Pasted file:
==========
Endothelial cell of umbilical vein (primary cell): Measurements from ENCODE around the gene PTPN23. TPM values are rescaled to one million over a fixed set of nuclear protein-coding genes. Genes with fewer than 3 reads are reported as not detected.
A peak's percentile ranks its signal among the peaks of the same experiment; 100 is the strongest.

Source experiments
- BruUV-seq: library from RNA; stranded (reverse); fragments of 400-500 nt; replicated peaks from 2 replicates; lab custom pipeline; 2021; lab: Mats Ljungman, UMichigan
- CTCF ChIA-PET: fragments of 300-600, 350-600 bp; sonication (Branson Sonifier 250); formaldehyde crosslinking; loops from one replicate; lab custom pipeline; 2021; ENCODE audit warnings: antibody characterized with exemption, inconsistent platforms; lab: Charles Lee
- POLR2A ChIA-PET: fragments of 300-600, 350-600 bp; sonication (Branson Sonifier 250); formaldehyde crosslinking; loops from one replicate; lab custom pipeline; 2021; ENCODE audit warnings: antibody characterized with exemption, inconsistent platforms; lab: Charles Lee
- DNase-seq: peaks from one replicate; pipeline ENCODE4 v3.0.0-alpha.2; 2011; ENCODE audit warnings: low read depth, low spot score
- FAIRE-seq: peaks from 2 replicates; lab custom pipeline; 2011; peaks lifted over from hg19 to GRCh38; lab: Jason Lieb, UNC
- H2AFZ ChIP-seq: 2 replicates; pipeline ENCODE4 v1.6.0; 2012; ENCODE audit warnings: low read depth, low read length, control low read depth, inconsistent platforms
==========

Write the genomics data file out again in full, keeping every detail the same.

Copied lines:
Endothelial cell of umbilical vein (primary cell): Measurements from ENCODE around the gene PTPN23. TPM values are rescaled to one million over a fixed set of nuclear protein-coding genes. Genes with fewer than 3 reads are reported as not detected.
A peak's percentile ranks its signal among the peaks of the same experiment; 100 is the strongest.

Source experiments
- BruUV-seq: library from RNA; stranded (reverse); fragments of 400-500 nt; replicated peaks from 2 replicates; lab custom pipeline; 2021; lab: Mats Ljungman, UMichigan
- CTCF ChIA-PET: fragments of 300-600, 350-600 bp; sonication (Branson Sonifier 250); formaldehyde crosslinking; loops from one replicate; lab custom pipeline; 2021; ENCODE audit warnings: antibody characterized with exemption, inconsistent platforms; lab: Charles Lee
- POLR2A ChIA-PET: fragments of 300-600, 350-600 bp; sonication (Branson Sonifier 250); formaldehyde crosslinking; loops from one replicate; lab custom pipeline; 2021; ENCODE audit warnings: antibody characterized with exemption, inconsistent platforms; lab: Charles Lee
- DNase-seq: peaks from one replicate; pipeline ENCODE4 v3.0.0-alpha.2; 2011; ENCODE audit warnings: low read depth, low spot score
- FAIRE-seq: peaks from 2 replicates; lab custom pipeline; 2011; peaks lifted over from hg19 to GRCh38; lab: Jason Lieb, UNC
- H2AFZ ChIP-seq: 2 replicates; pipeline ENCODE4 v1.6.0; 2012; ENCODE audit warnings: low read depth, low read length, control low read depth, inconsistent platforms